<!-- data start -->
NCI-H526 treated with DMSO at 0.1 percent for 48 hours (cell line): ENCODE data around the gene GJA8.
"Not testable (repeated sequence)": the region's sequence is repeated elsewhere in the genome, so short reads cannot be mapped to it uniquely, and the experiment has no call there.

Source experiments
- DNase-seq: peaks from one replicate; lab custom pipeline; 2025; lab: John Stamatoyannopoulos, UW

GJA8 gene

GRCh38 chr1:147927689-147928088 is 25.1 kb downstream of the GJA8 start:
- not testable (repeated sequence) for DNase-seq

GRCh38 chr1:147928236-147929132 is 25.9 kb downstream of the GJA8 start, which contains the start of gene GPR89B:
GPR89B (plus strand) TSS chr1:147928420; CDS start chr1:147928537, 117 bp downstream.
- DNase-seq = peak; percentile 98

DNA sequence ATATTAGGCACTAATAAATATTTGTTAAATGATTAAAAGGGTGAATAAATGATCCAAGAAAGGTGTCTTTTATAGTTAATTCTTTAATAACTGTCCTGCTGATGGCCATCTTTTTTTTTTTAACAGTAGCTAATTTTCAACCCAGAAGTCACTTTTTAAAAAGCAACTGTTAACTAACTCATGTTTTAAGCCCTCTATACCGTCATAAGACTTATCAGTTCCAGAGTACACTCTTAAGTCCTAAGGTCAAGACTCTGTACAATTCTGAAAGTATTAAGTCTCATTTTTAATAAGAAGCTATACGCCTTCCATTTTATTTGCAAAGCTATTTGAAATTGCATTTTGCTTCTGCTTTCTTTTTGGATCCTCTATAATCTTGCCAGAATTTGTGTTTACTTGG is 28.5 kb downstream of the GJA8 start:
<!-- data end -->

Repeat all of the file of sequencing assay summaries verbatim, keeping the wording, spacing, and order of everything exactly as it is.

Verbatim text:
NCI-H526 treated with DMSO at 0.1 percent for 48 hours (cell line): ENCODE data around the gene GJA8.
"Not testable (repeated sequence)": the region's sequence is repeated elsewhere in the genome, so short reads cannot be mapped to it uniquely, and the experiment has no call there.

Source experiments
- DNase-seq: peaks from one replicate; lab custom pipeline; 2025; lab: John Stamatoyannopoulos, UW

GJA8 gene

GRCh38 chr1:147927689-147928088 is 25.1 kb downstream of the GJA8 start:
- not testable (repeated sequence) for DNase-seq

GRCh38 chr1:147928236-147929132 is 25.9 kb downstream of the GJA8 start, which contains the start of gene GPR89B:
GPR89B (plus strand) TSS chr1:147928420; CDS start chr1:147928537, 117 bp downstream.
- DNase-seq = peak; percentile 98

DNA sequence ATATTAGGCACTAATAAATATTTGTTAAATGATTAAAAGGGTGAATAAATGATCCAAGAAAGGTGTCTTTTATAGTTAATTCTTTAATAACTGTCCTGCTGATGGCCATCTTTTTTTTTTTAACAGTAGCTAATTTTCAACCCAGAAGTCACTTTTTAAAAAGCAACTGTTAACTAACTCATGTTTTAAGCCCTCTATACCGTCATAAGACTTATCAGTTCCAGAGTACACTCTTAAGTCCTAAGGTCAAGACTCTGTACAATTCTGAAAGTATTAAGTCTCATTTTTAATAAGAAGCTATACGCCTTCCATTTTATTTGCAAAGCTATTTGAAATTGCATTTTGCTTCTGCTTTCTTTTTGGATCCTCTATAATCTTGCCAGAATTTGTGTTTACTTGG is 28.5 kb downstream of the GJA8 start: